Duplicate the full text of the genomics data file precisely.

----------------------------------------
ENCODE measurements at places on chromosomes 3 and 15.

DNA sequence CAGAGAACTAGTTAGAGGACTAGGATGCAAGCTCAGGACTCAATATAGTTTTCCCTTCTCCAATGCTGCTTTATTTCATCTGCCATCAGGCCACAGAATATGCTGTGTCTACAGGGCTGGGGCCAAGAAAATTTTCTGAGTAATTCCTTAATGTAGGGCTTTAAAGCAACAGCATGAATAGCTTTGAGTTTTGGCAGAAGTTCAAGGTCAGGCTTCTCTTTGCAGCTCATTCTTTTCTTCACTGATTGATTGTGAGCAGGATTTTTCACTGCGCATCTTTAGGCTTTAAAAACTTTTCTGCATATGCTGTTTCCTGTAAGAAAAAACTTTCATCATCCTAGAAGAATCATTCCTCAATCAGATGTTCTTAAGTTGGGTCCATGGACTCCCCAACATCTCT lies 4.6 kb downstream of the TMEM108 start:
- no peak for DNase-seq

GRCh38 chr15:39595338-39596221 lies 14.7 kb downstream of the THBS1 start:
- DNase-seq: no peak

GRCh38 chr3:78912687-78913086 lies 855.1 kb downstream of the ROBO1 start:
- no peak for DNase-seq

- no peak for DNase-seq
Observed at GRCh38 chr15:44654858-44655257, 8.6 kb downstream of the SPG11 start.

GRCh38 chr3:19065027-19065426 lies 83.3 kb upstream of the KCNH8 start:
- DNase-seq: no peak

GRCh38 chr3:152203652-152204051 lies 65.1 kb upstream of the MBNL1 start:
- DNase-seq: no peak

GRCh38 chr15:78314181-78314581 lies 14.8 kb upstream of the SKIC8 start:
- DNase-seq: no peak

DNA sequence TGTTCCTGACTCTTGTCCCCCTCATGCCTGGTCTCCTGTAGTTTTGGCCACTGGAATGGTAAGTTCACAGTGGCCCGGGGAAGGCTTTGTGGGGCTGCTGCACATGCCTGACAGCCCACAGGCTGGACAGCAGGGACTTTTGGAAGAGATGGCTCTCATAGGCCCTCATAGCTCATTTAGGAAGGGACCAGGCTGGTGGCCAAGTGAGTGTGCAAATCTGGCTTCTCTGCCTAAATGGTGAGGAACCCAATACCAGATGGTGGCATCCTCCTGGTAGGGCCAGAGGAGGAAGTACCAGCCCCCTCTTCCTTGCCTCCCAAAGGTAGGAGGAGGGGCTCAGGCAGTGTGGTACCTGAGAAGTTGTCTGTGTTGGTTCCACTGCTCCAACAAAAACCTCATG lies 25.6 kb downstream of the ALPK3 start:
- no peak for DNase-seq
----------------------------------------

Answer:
ENCODE measurements at places on chromosomes 3 and 15.

DNA sequence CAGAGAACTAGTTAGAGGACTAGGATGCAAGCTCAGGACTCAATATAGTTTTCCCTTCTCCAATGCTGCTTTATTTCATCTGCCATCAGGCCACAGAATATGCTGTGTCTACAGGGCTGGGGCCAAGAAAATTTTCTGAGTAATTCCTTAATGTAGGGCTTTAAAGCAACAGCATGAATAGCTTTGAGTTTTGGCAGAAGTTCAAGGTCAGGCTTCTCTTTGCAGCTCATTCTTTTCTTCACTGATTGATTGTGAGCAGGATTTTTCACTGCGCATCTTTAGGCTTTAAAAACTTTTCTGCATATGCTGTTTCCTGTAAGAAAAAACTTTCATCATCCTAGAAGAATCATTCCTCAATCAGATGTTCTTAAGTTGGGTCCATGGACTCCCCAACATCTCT lies 4.6 kb downstream of the TMEM108 start:
- no peak for DNase-seq

GRCh38 chr15:39595338-39596221 lies 14.7 kb downstream of the THBS1 start:
- DNase-seq: no peak

GRCh38 chr3:78912687-78913086 lies 855.1 kb downstream of the ROBO1 start:
- no peak for DNase-seq

- no peak for DNase-seq
Observed at GRCh38 chr15:44654858-44655257, 8.6 kb downstream of the SPG11 start.

GRCh38 chr3:19065027-19065426 lies 83.3 kb upstream of the KCNH8 start:
- DNase-seq: no peak

GRCh38 chr3:152203652-152204051 lies 65.1 kb upstream of the MBNL1 start:
- DNase-seq: no peak

GRCh38 chr15:78314181-78314581 lies 14.8 kb upstream of the SKIC8 start:
- DNase-seq: no peak

DNA sequence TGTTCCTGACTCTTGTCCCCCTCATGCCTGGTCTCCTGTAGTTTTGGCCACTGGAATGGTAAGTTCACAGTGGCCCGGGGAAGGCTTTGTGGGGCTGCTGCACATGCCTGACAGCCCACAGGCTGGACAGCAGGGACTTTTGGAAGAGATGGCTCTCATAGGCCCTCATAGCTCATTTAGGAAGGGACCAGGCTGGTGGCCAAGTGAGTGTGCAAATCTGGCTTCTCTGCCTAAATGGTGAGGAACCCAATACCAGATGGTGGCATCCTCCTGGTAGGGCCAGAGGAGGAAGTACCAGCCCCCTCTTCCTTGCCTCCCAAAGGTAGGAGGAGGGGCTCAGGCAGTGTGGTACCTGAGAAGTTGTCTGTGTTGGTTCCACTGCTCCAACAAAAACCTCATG lies 25.6 kb downstream of the ALPK3 start:
- no peak for DNase-seq